measurable values for almost all of his samples, despite which Rudolf remained 
doubtful over the value and reproducibility of results below several parts per 
He sampled extensively both from the inside and outside of the blue-stained DCs 
at Birkenau, where his grouped results were:

Table 1: Mean Cyanide DC Birkenau wall-sample values, Germar Rudolf data, 1991
De-lousing room, inside: 5830 ± 3700 ppm (n=l0)
outside: 3010 ± 3600 ppm (n=5)

This indicates that the cyanide gas was able to penetrate right through the 
brick walls, and would not merely have been adsorbed onto the surface; and 
suggests that weathering over half a century has not greatly affected the 
cyanide concentrations. This data has a central importance, because Leuchter 
had only managed to take one single sample of de-lousing chamber wall.

The 'Control' samples of Germar Rudolf

Rudolf only took three samples from the AHGC walls (from what is called the 
Krema-II morgue), which was the weakness of his survey. Their wide divergences 
(7.2, 0.6 and 6.7 ppm) give little idea of this key parameter!". He took more 
samples from 'controls' - i.e., rooms where no-one had alleged that systematic 
cyanide gassing had taken place. His 'control' group is here subdivided into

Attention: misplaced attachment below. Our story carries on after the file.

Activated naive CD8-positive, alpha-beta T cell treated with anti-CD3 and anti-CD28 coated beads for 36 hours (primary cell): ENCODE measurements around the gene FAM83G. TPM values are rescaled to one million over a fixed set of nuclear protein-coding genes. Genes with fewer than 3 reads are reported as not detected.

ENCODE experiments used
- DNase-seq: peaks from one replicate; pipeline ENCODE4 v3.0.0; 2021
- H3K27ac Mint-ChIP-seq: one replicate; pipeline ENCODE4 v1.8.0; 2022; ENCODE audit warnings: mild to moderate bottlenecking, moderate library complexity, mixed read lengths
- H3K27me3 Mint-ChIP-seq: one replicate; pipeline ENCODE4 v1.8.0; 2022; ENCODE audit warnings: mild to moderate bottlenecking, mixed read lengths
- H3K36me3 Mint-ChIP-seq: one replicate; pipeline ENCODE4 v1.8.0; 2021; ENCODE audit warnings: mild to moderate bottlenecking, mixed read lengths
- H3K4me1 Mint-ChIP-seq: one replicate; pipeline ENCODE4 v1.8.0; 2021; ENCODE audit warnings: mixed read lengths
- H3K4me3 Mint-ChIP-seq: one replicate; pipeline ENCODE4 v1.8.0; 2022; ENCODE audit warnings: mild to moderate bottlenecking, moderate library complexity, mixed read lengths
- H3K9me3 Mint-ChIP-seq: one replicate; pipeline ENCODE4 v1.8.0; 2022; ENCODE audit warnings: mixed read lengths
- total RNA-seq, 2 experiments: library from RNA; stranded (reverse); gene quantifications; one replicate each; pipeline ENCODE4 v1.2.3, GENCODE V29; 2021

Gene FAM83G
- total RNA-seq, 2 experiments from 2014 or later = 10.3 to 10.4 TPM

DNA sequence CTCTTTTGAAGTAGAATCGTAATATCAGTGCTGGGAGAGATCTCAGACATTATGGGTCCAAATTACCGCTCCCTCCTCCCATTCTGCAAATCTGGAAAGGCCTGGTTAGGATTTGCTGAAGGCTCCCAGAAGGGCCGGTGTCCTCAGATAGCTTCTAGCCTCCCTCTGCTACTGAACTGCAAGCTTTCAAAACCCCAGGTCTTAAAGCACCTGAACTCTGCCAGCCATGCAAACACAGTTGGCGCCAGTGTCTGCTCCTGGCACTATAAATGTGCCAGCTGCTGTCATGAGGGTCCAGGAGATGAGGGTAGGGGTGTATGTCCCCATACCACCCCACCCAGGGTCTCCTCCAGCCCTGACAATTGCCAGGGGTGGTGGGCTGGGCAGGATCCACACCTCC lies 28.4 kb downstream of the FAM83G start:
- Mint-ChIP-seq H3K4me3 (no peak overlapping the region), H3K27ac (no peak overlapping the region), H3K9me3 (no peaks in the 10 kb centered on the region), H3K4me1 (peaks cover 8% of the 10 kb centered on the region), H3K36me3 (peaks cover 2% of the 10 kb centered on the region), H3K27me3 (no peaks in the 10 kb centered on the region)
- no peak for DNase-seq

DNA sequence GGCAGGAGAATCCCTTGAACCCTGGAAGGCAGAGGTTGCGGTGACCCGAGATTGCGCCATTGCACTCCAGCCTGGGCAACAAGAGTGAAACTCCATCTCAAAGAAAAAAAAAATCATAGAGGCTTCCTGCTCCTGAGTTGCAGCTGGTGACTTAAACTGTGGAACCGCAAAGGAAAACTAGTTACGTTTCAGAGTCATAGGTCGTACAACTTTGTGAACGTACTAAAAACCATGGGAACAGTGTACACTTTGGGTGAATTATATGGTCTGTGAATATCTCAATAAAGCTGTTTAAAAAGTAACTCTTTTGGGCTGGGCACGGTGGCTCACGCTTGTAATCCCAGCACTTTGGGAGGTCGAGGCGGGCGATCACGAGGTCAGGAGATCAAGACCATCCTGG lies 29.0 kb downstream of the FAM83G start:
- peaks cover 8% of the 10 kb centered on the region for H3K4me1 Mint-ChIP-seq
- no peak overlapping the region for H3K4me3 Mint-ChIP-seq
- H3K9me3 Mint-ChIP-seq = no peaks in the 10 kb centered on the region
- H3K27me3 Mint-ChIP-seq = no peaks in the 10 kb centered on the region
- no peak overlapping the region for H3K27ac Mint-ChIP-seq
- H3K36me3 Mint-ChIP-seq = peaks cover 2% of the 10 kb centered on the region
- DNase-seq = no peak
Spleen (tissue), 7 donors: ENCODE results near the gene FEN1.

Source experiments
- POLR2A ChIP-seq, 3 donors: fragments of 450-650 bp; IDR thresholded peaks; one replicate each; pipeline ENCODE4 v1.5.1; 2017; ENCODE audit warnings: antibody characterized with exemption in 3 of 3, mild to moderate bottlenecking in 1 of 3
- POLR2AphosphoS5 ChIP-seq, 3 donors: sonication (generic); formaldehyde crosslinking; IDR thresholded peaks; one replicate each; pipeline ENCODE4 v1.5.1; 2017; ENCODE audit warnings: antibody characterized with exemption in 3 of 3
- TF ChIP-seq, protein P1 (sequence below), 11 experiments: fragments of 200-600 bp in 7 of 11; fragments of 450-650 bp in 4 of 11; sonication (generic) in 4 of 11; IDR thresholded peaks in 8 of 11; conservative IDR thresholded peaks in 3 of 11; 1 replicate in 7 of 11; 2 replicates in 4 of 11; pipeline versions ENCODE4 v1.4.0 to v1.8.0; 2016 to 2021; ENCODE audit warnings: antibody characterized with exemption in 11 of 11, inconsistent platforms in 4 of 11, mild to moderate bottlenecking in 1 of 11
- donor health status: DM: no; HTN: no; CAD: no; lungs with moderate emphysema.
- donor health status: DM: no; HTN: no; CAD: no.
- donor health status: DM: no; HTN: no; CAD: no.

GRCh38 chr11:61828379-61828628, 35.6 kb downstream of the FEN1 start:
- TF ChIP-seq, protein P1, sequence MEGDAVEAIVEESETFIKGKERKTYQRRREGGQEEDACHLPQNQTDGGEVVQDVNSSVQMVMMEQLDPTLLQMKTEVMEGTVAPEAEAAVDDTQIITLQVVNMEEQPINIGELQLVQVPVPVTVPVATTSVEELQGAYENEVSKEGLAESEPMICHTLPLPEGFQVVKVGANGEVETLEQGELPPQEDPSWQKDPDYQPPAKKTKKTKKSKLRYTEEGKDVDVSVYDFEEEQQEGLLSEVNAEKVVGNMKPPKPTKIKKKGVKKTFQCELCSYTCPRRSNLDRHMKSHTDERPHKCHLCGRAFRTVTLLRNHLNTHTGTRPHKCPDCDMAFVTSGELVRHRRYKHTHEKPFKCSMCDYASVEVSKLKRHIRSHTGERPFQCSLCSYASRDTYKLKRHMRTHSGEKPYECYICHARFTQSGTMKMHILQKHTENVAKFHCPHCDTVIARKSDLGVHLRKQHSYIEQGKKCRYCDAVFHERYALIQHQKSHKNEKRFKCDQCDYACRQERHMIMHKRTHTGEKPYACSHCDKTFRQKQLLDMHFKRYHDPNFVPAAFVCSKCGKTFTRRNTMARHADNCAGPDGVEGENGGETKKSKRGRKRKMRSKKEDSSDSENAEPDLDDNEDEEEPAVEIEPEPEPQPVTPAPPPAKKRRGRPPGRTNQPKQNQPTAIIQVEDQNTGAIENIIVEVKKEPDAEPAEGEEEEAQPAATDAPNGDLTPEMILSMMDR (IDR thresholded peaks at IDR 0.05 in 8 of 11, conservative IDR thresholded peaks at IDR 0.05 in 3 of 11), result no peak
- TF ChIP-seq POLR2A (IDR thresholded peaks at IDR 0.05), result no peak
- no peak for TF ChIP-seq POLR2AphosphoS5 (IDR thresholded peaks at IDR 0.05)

samples taken from the mortar between the bricks, and the rest.

Table 2: As before, sampling AHGC walls vs 'controls'
AHGC walls 4.8 ± 3 ppm (n=3) His samples 1-3 of Table 19.
Controls, plaster: 1.1± 1.3 ppm (n=6) His samples 4,5,7,8, 10,23.
Controls, mortar: 0.2± 0.1 (n=3) Samples 6,21,24

This indicates a significant elevation of residual cyanide in the AHGCs.

The Ball Report 1993

It is hard to obtain copies of this Report, or to gain details of where the 
chemical analysis was performed'". J.C. Ball has a degree in geology, and 
worked as a mineral exploration geologist. Given the intensity of criticism to 
which anyone publishing in this area is exposed, one should perhaps refrain 
from criticism on this matter. Its six samples were:

Table 3: Mean values of the cyanide measurements found by John Ball, 1993
>From a DC 3000 ppm (n=2)

11.The Rudolf Report, 8.3.3, Table 19; also Table 3 in 'Dissecting the 
Holocaust' Chapter by GR.
12. Dissecting the Holocaust 2003 http://vho.orglGB/Books/dth/fndgcger.html 
Table 3 ofRudolfCh.
13. For his difficulties here, see: www.ihr.orglleaflets/inside.shtml
14. Table 19, p254 of The Rudolf Report 2001.
15. John Clive Ball, The Ball Report, Ball Resource Services Ltd., Canada 1993; 
The Rudolf Report, p.268.
>From AHGC sites 0.5 ± 0.6 (n=4) ppm

III. The Markiewicz et. al. Polish Study of 1994